Here are some additional resources that resonated with me on how to show support and empathy in the face of tragedy:
Help Each Other Out – Based on hundreds of interviews, this is the companion site to the book, There is No Good Card for This: What to Say and Do When Life is Scary, Awful and Unfair to People You Love, this is the best compendium I have found on empathy and includes a range of situations, from break-ups to loss.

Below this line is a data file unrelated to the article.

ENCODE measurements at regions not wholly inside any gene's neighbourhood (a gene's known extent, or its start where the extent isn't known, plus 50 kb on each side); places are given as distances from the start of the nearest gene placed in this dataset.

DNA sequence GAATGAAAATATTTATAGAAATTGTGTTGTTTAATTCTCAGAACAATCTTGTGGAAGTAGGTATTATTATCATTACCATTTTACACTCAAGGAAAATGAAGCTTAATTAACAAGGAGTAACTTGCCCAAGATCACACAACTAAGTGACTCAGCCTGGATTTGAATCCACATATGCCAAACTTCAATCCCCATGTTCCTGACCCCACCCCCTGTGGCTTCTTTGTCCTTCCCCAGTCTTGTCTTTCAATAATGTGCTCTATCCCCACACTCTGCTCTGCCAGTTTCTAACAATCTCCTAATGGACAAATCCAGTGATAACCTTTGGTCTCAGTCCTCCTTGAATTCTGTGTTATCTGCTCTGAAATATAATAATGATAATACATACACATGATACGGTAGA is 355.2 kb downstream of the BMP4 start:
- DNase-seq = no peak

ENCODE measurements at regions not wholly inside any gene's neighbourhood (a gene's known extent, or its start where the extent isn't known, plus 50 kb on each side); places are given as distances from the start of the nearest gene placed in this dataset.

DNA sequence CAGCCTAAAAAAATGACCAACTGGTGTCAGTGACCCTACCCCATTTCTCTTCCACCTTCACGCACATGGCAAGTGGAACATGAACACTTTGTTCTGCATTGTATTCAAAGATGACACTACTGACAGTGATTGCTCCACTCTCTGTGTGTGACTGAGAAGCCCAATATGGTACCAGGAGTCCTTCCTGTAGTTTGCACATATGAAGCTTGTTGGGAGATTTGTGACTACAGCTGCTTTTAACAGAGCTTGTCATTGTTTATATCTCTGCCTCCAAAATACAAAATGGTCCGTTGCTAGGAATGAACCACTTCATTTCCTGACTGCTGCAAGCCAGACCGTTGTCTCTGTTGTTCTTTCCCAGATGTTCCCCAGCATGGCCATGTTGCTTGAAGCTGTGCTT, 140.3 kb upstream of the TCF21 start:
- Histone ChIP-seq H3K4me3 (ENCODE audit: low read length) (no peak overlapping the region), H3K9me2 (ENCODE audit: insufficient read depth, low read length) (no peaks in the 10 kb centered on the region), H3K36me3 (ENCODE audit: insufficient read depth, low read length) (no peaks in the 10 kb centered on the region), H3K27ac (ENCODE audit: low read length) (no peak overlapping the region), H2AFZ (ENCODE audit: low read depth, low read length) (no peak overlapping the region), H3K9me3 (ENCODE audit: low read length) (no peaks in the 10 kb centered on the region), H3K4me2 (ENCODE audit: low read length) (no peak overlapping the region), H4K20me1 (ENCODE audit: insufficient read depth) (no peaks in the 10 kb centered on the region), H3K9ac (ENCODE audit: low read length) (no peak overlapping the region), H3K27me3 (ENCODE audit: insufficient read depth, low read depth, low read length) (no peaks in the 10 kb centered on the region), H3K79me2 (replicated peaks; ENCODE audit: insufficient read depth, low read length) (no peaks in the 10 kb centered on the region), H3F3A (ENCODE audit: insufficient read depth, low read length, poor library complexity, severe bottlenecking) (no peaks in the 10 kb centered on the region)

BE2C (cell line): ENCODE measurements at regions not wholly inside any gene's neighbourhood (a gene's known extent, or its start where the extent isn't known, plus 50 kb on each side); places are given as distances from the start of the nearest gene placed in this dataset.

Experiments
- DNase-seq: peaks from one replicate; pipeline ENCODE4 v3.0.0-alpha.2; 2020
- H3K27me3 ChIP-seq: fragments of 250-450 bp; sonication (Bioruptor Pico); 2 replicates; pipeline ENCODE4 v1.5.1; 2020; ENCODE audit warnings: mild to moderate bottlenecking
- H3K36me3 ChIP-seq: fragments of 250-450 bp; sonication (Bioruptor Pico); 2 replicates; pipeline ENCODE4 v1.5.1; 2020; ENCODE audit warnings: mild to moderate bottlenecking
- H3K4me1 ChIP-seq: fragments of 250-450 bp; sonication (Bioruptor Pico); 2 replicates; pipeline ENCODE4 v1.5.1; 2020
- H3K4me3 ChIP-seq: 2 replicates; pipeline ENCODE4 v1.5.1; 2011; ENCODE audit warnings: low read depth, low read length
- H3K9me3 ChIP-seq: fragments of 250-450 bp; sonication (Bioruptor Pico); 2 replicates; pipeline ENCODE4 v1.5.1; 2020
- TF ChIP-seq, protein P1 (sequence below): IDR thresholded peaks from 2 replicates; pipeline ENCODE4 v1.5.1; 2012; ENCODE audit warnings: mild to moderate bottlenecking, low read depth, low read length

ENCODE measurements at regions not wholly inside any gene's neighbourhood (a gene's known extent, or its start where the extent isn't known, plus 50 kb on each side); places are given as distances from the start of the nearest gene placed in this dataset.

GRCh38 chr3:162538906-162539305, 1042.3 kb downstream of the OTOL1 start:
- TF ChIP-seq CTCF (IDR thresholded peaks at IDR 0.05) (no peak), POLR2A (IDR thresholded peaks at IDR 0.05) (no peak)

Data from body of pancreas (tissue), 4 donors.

Secrets of Cancerhood Blog on Advice – This is great advice from the author and subject of the New York Times series, Life Interrupted, Suleika Jaouad.
The Mighty – This is like Upworthy, but an uplifting community for people with health issues and disabilities. This piece from a fellow stage 4 mom of young kids on 5 Things You Should Know When a Loved One Gets Cancer really rings true for me.